-The law has developed specific tests for establishing aboriginal title: the group must be a single land-owning entity; there must be actual and exclusive use and occupancy of the lands; the use and occupancy must be of a defined area; the land must have been used and occupied for a long time before aboriginal title was extinguished. Additionally, title must have been extinguished by the government of the United States, not by another body, such as the government of Hawaii before the United States annexed Hawaii. Finally, some law must give the native group, here the native Hawaiians, a right to compensation for loss of aboriginal title. The Commission finds that the facts do not meet the
tests for showing the existence of aboriginal title. Even if the tests had been met, the Commission finds that such title was extinguished by actions of the Hawaiian government before 1893, and certainly before annexation, which was the first assumption of sovereignty by the United States. Finally, even if these tests had been met, neither the Fifth Amendment to the United States Constitution nor current statutes provide authority for payment of compensation to native Hawaiians for loss of aboriginal title.
-The law also has developed specific legal requirements for compensation of loss of lands by recognized title. The Commission examined the question of whether treaties and statutes, the Joint Resolution of Annexation, or the Fifth Amendment to the United States Constitution provide a basis for payment under the theory of recognized title, and concluded that no basis exists.
-The Commission examined whether a trust or fiduciary relationship exists between the United States and native Hawaiians and concluded that no statutes or treaties give rise to such a relationship because the United States did not exercise sovereignty over the Hawaiian Islands prior to annexation, and the Joint Resolution of Annexation, No. 55 (July 7, 1898) did not create a special relationship for native Hawaiians.
  • The Commission considered whether native Hawaiians are entitled to compensation for loss of sovereignty, and found no present legal entitlement to compensation for any loss of sovereignty.
  • A report prepared by the Inspector General of the Department of the Interior summarized a number of problems with regard to the Hawaiian Home Lands program. A Federal/State Task Force was created to propose solutions to these problems and its report is due to the Governor of Hawaii and the U.S. Secretary of Interior by mid-1983.
  • The State of Hawaii has taken a number of steps to respond to the unique needs of native Hawaiians. These include acquisition and disposition of revenue pursuant to Section 5(f) of the Statehood Admissions Act; establishment of the Office of Hawaiian Affairs; and establishment of particular programs specifically for native Hawaiians within other departments of the State Government.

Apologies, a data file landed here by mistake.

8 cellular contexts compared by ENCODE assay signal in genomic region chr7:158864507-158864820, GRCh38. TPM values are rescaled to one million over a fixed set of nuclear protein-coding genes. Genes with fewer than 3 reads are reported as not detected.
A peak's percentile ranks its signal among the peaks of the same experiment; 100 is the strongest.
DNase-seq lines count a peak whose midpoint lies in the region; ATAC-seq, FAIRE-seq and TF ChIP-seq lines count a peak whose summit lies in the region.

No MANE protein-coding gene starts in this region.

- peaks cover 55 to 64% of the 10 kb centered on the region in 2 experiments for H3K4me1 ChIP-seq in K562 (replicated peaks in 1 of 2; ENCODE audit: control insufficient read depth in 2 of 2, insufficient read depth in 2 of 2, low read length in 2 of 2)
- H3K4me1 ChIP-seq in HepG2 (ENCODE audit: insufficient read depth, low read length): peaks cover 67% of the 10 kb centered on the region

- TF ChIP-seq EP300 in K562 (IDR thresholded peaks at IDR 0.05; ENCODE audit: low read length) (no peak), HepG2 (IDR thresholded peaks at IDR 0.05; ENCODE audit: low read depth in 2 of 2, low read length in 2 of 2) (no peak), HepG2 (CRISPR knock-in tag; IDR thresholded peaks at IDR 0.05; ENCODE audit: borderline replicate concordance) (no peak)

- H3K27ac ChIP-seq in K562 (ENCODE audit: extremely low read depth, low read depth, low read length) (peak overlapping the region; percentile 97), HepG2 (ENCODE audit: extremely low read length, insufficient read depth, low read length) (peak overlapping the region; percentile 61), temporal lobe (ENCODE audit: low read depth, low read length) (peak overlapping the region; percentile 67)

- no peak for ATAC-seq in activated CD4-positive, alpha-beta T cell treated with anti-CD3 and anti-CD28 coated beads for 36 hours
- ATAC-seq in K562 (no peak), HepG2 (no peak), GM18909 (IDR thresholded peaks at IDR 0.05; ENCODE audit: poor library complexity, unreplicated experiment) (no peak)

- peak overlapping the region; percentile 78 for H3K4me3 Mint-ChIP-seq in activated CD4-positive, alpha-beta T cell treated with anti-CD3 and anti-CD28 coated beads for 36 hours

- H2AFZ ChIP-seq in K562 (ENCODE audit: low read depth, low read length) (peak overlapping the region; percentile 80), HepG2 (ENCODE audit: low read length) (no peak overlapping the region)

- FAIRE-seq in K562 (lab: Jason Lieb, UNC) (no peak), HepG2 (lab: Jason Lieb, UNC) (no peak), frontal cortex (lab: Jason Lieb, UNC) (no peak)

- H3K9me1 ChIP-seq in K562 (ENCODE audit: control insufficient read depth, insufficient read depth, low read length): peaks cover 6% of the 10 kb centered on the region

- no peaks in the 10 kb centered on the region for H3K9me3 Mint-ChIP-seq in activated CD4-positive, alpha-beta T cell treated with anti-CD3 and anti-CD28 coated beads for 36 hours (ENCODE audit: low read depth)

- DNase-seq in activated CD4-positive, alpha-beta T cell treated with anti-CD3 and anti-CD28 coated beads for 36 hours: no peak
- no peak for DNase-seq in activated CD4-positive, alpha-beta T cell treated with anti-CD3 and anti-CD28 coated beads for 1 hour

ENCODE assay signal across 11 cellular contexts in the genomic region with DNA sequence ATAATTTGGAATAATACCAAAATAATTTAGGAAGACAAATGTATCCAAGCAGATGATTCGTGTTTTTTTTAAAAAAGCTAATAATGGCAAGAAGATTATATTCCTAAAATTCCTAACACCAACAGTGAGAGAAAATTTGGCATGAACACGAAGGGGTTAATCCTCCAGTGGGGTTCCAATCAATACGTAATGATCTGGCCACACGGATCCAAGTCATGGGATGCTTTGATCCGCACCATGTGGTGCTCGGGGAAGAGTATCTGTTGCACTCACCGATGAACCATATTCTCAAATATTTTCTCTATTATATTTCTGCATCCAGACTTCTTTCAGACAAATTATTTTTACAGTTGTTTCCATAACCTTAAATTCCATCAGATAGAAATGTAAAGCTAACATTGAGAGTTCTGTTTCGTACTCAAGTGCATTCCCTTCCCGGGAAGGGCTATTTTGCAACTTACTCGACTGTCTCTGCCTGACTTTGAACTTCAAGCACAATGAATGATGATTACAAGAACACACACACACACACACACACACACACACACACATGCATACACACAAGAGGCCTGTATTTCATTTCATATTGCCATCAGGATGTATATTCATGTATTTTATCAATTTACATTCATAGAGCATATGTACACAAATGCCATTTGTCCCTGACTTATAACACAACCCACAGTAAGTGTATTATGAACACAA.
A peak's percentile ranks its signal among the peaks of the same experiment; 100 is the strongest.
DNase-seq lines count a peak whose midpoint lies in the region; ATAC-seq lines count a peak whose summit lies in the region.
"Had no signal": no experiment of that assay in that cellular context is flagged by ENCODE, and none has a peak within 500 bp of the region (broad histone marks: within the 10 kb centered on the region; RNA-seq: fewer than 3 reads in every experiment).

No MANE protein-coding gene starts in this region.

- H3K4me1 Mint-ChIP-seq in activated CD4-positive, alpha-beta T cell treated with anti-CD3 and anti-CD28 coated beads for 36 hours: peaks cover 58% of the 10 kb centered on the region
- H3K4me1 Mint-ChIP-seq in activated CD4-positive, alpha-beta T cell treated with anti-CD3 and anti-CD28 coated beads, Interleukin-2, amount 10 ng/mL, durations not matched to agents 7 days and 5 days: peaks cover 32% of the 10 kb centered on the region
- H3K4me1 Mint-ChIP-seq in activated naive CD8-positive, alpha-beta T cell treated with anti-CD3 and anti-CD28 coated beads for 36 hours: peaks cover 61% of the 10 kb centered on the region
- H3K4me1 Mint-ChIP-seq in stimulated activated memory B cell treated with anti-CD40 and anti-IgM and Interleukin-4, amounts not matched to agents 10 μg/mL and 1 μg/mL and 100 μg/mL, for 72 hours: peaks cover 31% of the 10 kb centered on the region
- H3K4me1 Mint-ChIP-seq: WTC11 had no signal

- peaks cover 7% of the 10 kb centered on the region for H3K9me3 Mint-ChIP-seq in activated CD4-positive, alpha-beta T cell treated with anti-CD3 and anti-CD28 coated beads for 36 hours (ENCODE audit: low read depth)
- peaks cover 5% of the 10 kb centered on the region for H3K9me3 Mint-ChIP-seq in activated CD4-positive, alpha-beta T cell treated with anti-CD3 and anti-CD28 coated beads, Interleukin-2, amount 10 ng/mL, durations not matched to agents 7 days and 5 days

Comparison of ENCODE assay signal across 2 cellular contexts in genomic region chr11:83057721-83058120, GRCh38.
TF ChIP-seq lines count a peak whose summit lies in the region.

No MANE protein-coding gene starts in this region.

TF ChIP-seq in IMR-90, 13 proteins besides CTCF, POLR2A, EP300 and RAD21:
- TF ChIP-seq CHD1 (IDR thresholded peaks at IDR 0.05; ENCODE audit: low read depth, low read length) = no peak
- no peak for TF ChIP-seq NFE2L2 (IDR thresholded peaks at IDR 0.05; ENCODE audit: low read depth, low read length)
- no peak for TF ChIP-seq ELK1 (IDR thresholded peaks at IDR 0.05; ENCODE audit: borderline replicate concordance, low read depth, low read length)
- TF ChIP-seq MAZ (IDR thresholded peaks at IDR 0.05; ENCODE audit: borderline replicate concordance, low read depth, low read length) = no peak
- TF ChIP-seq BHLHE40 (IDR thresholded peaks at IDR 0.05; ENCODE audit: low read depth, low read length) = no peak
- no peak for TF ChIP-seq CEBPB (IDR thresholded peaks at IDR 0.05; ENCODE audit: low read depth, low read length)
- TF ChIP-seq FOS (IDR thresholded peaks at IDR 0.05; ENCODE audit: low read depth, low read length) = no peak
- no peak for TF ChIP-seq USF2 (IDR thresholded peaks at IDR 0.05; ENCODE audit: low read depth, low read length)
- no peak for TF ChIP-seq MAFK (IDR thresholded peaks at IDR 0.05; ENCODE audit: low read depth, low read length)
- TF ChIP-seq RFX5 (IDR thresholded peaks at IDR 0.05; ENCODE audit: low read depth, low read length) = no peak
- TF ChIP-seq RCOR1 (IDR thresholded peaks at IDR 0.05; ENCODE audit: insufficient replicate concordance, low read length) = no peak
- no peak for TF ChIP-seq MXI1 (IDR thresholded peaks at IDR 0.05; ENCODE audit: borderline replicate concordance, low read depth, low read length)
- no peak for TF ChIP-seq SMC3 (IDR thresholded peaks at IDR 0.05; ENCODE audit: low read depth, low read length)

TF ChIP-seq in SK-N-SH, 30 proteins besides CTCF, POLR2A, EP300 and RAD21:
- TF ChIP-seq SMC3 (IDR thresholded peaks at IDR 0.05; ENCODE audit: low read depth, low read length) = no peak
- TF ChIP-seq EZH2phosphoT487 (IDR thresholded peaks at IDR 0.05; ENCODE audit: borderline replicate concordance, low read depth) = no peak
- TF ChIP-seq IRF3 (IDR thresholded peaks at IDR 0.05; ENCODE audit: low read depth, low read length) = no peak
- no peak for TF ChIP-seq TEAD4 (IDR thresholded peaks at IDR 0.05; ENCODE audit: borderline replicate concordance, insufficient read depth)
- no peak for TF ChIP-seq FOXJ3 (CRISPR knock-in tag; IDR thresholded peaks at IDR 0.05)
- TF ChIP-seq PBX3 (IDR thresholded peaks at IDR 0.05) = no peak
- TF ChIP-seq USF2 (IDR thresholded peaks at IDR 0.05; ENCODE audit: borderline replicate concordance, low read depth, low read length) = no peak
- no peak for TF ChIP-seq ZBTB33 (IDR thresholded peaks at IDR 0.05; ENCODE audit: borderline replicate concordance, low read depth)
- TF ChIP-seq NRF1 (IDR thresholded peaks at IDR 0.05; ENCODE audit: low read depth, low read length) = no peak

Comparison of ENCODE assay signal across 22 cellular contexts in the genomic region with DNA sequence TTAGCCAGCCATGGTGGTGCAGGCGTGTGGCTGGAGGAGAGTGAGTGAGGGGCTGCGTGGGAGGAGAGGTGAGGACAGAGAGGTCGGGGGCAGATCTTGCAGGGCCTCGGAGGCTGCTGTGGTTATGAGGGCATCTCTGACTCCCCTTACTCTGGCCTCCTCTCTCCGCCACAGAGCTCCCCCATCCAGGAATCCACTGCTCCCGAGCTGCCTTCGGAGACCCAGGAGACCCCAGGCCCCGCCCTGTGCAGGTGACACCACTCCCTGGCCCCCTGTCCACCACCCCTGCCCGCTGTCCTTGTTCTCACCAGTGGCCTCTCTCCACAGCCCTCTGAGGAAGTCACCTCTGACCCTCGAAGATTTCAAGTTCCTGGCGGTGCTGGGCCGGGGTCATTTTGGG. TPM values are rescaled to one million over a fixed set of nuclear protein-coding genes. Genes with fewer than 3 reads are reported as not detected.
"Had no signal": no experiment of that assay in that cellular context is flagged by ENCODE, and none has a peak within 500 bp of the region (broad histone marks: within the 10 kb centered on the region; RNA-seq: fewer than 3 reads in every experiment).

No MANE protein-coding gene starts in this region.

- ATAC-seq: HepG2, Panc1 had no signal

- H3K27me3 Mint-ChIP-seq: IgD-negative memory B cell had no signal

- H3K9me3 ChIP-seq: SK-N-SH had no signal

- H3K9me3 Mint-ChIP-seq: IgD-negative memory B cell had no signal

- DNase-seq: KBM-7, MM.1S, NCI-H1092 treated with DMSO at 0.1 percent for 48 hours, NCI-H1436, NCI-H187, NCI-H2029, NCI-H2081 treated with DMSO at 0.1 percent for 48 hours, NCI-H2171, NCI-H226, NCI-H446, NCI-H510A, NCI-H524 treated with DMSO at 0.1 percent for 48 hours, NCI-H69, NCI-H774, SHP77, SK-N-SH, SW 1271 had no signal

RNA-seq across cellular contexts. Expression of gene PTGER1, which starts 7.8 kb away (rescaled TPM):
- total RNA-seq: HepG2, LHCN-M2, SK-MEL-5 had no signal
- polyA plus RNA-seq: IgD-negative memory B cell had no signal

• A number of private and local organizations have also worked to meet the unique needs of native Hawaiians. These groups' have been funded either by endowments (often from the estates of kings or queens of Hawaii), or by the Federal Government.

To summarize the Commission's findings with regard to the overthrow of the Hawaiian monarchy: Based upon the information available to it, the Commission concluded that Minister John L. Stevens and certain other individuals occupying positions with the U.S. Government participated in activities contributing to the overthrow of the Hawaiian monarchy on January 17, 1893. The Commission was unable to conclude that these activities were sanctioned by the President or the Congress. In fact, official government records lend strony support to the conclusion that Minister Stevens' actions were not sanctioned.

Besides the findings summarized above, the Commission concludes that, as an ethical or moral matter, Congress should not provide for native Hawaiians to receive compensation either for loss of land or of sovereignty. Reviewing the situation generally, including the historical changes in Hawaii's land laws and constitution before 1893, the Hawaiian political climate that led to the overthrow, the lack of authorized involvement by the United States, and the apparent limited role of United States forces in the overthrow, the Commission found that on an ethical or moral basis, native Hawaiians should not receive reparations. In reaching this conclusion, the Commission did not find the Hawaiian circumstances analogous to the time when Congress voted payments to Colombia, as a result of the U.S. role in Panama. Those payments were based, in part, on the breach of commitments by the United States Government under an 1846 treaty guaranteeing to Colombia the "right of sovereignty and property" over the Isthmus of Panama, and, in part, on commitments owed to Colombia pursuant to certain contracts.

Nevertheless, the Commission strongly recommends that the issue of reparations not impede the important steps that should be taken now to improve the condition of native Hawaiians. Based on the information it has collected, the Commission believes that the social and economic problems of native Hawaiians deserve immediate action and that these needs should be addressed promptly.